What’s Common to Us
Maybe at one point in your life, you told the gospel to anyone who might listen, but you’ve felt that passion cool. Or maybe you’re eager to share the gospel with taxi drivers or other folks you’ll (in all likelihood) never see again, but not so eager when it comes to sharing the gospel with folks you see regularly.
Whatever it is, be reminded of the apostle Paul’s words: “No temptation has overtaken you that is not common to man” (1 Cor. 10:13). In other words, you’re not alone. What’s also common to Christians, however, is our commitment to evangelize the lost. By “evangelize,” I mean sharing the gospel with someone in hopes that they repent of their sins and believe in Christ for salvation. Every Christian should engage in evangelism. The Bible makes this point repeatedly:
- Matthew 28:18–20
- Mark 12:31
- Acts 1:8; 8:4; 11:19
- Matthew 28:18–20
- Mark 12:31
- Acts 1:8; 8:4; 11:19
In those passages, you’ll find examples and instruction to share the gospel. Just to make sure we’re talking about the same thing, here’s what I mean when I use that word gospel. The gospel is the message that God is holy and people are not, but Jesus lived a perfect life, died on the cross, and was raised three days later for those who would turn from their sin and trust in him. In so doing, they receive the gift
of eternal life.
Are You a Discouraged Evangelist?
Perhaps you get awkward or silent when an opportunity to share the gospel emerges, or you feel like you don’t live a good enough life to tell people about a good God. Maybe you don’t want to lose a job or friendships. But following Christ means loving those who don’t follow Jesus, and that love includes sharing the gospel.
What are some reasons you may not be sharing the gospel? Do you expect the church staff to do it or perhaps just the extroverts in the church? Are you too busy with your plans to think about someone else’s eternal state? Are you a Christian in name but a Universalist in practice, acting as if God will simply save everyone in the end anyway? Are you ashamed of God’s justice and goodness in judging and condemning sinners? If any of these reasons describe you and your lack of evangelism, I’d like to gently say two things:
First—you need to repent.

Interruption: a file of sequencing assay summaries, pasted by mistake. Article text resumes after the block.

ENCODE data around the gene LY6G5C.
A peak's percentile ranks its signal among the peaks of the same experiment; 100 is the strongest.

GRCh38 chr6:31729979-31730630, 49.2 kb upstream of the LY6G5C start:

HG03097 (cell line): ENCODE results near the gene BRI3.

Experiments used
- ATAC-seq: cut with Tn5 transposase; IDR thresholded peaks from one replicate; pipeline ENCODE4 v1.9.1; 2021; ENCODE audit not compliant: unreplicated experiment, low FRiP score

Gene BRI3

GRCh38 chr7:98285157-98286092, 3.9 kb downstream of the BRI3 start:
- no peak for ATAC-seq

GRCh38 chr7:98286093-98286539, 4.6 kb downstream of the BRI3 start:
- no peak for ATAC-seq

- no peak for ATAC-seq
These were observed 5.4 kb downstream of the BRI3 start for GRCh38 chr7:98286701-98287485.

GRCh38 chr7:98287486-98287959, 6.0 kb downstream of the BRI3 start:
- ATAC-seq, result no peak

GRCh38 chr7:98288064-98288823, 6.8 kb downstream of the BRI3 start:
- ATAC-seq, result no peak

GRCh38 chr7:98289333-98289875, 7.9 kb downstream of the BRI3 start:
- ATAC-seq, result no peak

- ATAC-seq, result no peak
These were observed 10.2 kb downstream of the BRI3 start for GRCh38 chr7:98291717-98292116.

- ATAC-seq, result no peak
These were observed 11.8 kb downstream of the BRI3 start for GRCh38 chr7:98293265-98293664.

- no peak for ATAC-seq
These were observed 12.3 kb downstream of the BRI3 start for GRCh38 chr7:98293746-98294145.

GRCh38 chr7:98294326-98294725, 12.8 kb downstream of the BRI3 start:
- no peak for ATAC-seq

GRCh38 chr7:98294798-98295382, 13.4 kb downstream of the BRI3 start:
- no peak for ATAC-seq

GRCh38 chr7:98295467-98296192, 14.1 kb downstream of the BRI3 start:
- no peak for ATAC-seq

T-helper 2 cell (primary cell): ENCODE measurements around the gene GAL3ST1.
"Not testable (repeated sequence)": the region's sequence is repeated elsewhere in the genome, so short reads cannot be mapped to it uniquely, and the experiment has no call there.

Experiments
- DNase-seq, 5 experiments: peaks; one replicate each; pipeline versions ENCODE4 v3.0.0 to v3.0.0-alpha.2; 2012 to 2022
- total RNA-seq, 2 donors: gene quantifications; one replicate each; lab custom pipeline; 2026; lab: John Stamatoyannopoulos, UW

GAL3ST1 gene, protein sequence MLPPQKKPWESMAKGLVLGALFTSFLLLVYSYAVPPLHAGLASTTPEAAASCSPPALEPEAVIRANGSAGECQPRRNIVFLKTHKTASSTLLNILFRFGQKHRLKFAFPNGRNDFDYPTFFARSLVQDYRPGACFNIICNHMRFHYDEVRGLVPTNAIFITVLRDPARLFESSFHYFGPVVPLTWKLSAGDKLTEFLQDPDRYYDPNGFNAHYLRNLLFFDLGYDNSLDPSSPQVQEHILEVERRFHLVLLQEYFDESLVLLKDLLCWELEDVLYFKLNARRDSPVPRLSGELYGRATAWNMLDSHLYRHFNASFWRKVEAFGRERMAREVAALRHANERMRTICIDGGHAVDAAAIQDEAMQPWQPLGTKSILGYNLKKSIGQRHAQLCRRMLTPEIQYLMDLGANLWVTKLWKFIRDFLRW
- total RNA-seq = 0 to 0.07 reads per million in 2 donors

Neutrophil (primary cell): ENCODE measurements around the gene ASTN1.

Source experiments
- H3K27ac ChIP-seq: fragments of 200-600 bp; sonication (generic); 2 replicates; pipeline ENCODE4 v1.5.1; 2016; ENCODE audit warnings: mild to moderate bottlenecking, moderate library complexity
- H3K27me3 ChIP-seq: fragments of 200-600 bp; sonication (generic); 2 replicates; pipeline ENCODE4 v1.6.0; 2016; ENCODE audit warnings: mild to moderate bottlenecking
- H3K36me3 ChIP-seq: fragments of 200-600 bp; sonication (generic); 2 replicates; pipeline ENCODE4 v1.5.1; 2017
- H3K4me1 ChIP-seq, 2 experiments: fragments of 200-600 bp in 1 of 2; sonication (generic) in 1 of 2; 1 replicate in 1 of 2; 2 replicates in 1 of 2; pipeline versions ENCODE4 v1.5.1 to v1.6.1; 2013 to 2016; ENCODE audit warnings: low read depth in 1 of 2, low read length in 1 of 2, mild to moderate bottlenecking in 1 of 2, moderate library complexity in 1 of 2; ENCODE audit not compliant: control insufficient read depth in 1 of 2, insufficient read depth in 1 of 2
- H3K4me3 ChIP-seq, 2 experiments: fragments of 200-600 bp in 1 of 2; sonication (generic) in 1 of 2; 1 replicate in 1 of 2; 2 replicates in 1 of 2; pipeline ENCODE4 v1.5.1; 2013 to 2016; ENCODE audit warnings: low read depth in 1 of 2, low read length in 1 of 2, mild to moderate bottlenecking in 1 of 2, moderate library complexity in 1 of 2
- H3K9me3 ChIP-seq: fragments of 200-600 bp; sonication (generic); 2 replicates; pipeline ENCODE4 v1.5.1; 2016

Second—there’s hope for you.
This short book for new Christians unpacks what the Bible says about evangelism, outlines what it looks like in the local church, and offers practical suggestions for making it a part of their daily Christian life. Part of the Church Questions series.
The good news for bad evangelists is that the same gospel we want to preach to others is the same gospel that gives us the power to obey Christ’s command to share the gospel with others.
Understanding Our Job in Evangelism
How do you define success in evangelism? What makes a “good” evangelist? Many Christians assume that good evangelists are those who regularly see conversions from their evangelistic efforts, while bad evangelists don’t see conversions. But according to Scripture, a bad evangelist is simply any Christian who doesn’t regularly share the gospel—no matter the results. Now when I say “regularly,” you may want to know how many people you should evangelize to be considered “regular.” But the Bible doesn’t give such a number and seeking one might reveal a wrong posture toward evangelism—treating it more like a chore to check off your spiritual to-do list than a privilege to enjoy.
Evangelism shouldn’t be something we merely have to do; it’s something we get to do. Evangelism may be our job, but it should primarily be our joy. Just consider: God has given us the ministry of reconciliation (2 Cor. 5:18). The King of kings has us as his messengers!
So instead of asking how many people you should evangelize each week, ask yourself: Could I be described as someone who faithfully shares the gospel out of love for God and my neighbor? We can be more or less faithful, but generally, how would you say you’re doing?
Discouraged evangelists should hope in God.
Rightly understanding our job in evangelism is crucial because we easily get discouraged in evangelism for the wrong reasons. Discouragement is one of Satan’s favorite arrows, and he loves to confuse and dishearten evangelists into silence. You may be sharing the gospel faithfully but have yet to see someone actually believe. That’s hard. But our job is to proclaim salvation not produce it. We’re called to deliver a message to people; God’s the one who delivers people from sin.
Imagine how odd it would be if a mailman was discouraged because he thought, Every time I deliver a letter and someone opens it, they don’t like what they read! It’s not the mailman’s job to make people like the mail but to deliver it. Likewise, it’s our job to deliver the gospel to people, and God’s job to cause them to believe the gospel. We share the faith, and God grants the faith. As Jesus said, “No one can come to me unless it is granted him by the Father” (John 6:65).
Too often, Christians are like discouraged mail carriers for the gospel. Is that you? If it is, let me encourage you to consider turning your attention from your evangelism to the character of God. Discouraged evangelists should hope in God.
This article is adapted from What If I’m Discouraged in My Evangelism? by Isaac Adams.
We interact with family in a host of mundane activities that seem disconnected from eternity—but they are most certainly not.
It's amazing to witness the power of God and how Christ is building His church all over the world.
When we look at Jesus’s life and ministry we also see that he was the greatest evangelist. In his earthly ministry he was the light of the world, the one who always lived in a way that was pleasing to his Father.
This gospel meditation by Paul David Tripp expresses a burden to share the light of Christ with those who may be unaware of his presence.